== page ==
People forced to migrate as a result of drought may no longer have easy access to the support of family and friends or to HIV treatment, Low, the study’s lead author, told the Thomson Reuters Foundation by phone from New York.
People who lose the stability of their communities are more likely to engage in high-risk sex, acquire HIV or discontinue treatment for HIV, the study found. Widespread poverty and exposure to worsening droughts, floods and other climate risks make Africa one of the continents most vulnerable to the impacts of climate change, UN disaster officials said.
Southern Africa experienced two years of an El Niño–induced regional drought — one of its worst in decades — in 2014–2015. In 2016, this resulted in food shortages and higher prices affecting almost 40-million people in the region, according to the World Food Programme.
In Lesotho more than half the population lives on less than $1.90 a day according to World Bank, and 55% grow their own food, making them particularly vulnerable to drought.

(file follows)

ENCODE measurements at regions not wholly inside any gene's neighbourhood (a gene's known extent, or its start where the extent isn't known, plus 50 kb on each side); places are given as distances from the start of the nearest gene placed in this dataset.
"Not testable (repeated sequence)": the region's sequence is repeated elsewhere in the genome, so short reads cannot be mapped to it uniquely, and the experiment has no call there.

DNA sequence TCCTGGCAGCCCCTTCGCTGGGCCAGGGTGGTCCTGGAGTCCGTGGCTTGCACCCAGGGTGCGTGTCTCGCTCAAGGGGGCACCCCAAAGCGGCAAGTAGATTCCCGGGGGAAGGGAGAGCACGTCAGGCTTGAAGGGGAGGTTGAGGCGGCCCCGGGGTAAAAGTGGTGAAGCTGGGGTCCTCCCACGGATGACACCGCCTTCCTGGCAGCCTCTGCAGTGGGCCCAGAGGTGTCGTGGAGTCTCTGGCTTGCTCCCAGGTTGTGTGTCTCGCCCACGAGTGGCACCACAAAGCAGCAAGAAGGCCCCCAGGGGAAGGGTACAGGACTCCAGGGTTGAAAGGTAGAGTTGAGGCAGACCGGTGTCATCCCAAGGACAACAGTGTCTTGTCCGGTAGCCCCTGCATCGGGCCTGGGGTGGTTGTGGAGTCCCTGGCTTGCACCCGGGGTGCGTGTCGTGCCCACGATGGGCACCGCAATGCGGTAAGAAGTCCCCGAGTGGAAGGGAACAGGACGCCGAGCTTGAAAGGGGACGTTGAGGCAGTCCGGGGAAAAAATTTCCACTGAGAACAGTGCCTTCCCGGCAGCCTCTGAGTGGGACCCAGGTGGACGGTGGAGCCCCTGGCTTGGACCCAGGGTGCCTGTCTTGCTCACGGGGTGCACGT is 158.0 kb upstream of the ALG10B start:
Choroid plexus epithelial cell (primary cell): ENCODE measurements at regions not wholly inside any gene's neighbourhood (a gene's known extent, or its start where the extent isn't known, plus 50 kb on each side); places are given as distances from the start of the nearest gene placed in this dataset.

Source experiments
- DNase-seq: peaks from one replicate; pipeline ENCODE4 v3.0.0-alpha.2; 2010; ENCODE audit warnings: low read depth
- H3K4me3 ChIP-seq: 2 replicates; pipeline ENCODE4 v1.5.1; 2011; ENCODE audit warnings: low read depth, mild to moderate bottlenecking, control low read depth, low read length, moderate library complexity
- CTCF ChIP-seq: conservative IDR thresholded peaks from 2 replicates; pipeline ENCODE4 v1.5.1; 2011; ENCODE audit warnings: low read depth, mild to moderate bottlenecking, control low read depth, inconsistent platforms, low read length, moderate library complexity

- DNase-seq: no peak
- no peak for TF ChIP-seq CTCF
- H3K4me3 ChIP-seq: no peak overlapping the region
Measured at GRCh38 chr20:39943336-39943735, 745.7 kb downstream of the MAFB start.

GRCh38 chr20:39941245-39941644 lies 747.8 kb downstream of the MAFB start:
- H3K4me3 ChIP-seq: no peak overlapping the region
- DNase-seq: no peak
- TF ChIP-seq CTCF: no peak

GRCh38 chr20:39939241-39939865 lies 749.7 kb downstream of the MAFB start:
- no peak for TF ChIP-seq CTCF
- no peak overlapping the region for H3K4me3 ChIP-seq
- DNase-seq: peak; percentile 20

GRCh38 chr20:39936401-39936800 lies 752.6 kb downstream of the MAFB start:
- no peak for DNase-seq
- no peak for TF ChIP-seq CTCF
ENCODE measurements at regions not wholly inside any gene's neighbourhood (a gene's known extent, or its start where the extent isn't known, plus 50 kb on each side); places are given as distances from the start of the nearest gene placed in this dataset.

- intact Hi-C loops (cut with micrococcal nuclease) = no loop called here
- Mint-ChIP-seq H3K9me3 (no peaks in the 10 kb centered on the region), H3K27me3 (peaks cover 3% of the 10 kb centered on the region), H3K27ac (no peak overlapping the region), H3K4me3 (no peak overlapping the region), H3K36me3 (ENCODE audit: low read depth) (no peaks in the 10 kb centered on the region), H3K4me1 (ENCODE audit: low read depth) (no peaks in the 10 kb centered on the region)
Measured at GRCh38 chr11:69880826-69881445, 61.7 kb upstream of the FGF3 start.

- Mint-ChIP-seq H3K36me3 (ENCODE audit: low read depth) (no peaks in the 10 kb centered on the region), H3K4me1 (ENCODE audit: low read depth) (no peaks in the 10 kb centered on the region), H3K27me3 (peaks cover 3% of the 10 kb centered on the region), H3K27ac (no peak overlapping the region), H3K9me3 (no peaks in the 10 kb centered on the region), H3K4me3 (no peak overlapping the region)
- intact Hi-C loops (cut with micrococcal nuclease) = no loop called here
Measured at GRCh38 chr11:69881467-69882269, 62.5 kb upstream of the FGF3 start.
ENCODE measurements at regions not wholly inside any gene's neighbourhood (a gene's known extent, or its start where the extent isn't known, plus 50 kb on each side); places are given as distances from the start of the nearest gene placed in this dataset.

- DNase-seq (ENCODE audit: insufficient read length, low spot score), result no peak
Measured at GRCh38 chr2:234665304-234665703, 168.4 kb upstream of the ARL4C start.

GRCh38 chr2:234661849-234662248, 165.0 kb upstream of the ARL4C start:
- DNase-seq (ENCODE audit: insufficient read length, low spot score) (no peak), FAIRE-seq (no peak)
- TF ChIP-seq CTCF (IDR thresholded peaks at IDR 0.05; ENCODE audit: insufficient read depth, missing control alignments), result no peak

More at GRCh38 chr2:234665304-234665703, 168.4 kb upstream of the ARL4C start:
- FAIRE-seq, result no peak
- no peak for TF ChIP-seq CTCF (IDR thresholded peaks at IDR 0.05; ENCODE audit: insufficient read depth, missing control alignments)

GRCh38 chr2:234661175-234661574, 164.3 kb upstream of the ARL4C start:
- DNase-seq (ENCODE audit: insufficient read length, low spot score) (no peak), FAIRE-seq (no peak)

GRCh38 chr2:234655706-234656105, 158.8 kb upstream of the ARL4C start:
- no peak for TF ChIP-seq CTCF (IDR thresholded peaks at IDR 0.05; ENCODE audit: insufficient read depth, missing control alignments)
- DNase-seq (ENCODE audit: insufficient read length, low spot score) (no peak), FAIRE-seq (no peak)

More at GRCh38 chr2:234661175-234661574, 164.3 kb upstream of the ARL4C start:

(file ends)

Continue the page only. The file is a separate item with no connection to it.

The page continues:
The country of 2.2-million also has the second highest rate of HIV prevalence in the world, behind nearby eSwatini (formerly Swaziland), according to the UN agency for HIV/AIDS.
Keeping girls in school
Low and her colleagues said ways of reducing HIV risk associated with climate shocks include providing easier access to medical care, distributing HIV self-testing kits and offering cash transfers to pay school fees for drought-hit families forced to migrate.
“We really need to think about the population in the long term,” Low said, noting it was vital to keep children in classrooms. “If that’s reduced every time there’s some kind of climate extreme and they have to pull their kids out of school, that is going to have really detrimental effects — not just on HIV but on all aspects of society.”